Sunday, 25 September 2011

A Norfolk trip.

On Tuesday morning I decided to go to Norfolk and luckily I was able to book up a few days at one of my favourite hotels.Although the forecast was for bright weather the strong westerly wind that has been blowing in Norfolk for a while now was forecast to continue and even I know this reduces the chances of seeing some decent migrants.However on the plus side I knew that quite a few of my friends would be in Norfolk that week.


Set out early in the morning and arrived at Thornham harbour car park not long after 9.00AM.It was deserted except for two other cars that had just arrived and you can image my surprise when Steve Seal and Anne got out of one car and Di Stone got out the other.What are the odds of that happening.

After a quick chat a quick look round the harbour creeks revealed nothing except some very distant waders I headed off to Titchwell.Visits to the Fen hide,the Island hide and than the new Parrinder hide were a great disappointment with no birds being any where near the hides.Birders with powerful scopes could see some Little Stints and Curlew Sandpipers but they were a long way off.OH Dear!!!! To make matters worse the wind was very strong.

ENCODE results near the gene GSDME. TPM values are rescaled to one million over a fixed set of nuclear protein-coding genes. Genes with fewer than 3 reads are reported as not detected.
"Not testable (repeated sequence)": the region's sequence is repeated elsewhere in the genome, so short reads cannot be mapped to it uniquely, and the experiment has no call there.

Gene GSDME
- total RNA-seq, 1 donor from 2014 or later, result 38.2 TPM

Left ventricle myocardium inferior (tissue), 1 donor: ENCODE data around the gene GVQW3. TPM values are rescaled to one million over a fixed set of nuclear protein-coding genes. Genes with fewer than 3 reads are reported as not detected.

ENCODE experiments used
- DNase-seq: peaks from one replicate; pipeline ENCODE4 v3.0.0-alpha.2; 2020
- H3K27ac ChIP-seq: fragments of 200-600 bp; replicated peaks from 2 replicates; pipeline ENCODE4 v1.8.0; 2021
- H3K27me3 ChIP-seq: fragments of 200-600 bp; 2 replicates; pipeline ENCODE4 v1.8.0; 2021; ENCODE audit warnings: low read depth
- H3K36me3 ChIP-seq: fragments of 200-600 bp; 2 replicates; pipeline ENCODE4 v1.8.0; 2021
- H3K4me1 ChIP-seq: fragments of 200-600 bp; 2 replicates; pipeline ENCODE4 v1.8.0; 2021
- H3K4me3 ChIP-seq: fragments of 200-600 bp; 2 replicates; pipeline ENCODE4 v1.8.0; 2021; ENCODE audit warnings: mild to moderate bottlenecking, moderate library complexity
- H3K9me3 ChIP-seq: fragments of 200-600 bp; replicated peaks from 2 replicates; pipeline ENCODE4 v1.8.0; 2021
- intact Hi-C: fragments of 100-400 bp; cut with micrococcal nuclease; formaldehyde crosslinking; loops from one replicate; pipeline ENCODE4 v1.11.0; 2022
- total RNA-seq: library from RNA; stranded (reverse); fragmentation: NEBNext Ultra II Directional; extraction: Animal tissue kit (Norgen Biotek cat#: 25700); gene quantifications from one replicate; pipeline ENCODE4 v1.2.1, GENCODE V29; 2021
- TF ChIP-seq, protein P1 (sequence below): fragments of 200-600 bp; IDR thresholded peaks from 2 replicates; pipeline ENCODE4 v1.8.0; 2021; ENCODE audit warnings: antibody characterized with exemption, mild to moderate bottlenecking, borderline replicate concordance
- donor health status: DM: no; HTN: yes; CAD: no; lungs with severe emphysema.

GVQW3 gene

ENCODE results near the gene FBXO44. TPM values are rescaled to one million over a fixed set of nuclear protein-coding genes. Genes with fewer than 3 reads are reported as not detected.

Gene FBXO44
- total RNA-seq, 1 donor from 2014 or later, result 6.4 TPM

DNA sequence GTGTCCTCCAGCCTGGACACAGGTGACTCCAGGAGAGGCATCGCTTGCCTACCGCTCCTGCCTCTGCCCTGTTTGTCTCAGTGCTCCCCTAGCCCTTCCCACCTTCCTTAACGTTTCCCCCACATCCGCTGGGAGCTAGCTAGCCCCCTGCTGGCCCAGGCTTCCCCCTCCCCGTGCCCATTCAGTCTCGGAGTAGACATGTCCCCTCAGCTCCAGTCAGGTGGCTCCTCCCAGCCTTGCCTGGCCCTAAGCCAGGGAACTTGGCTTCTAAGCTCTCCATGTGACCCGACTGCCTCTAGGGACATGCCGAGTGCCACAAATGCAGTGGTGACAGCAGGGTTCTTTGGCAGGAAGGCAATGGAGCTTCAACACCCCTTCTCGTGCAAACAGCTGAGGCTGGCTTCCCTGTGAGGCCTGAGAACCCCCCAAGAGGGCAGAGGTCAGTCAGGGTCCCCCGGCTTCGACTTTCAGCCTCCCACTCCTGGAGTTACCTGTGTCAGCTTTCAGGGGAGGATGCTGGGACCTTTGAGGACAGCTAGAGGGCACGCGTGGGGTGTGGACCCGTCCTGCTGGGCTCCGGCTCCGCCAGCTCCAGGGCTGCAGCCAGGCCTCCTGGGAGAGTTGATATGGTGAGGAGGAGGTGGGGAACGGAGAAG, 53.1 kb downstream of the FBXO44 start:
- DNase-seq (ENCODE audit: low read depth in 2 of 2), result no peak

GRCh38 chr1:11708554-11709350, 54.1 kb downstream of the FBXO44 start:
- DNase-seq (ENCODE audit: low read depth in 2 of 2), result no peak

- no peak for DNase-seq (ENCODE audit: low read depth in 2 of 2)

I cheered up a bit when I spotted a Whinchat from the main pathway.

I then headed for the beach and was pleased to find this handsome Wheatear on the derelict building rubble.

Went further down the beach to try for some shots of some Sandwich Terns that were being very noisy calling out.

Out on the sea there was a distant Arctic Skua flying low over the water.Not a great shot but the first one I've ever taken.

I was very pleased to spot a Red-throated Diver in Summer plumage not that far out but when I tried to get a shot it dived and I never saw it again.Also far out to sea were several juvenile Gannets.I tried to get some shots but they were too far out for me to get decent ones.Here are my best.

I then had a bite of lunch and headed towards my hotel but first had a walk round Morsten harbour.This in the past has been a good place for me but it was very poor today with all the creeks empty of birds.A tough day so I was pleased to head to the hotel mid afternoon.


As I was staying in Kelling I decided that I would spend Thursday in the nearby Cley area.I parked up at the end of the East bank and headed to the Bishops hide and when I entered I was surprised to find it empty.The reason was soon apparent there were cows all over the scrape and there were hardly any birds to see.Bugger Bugger !!!!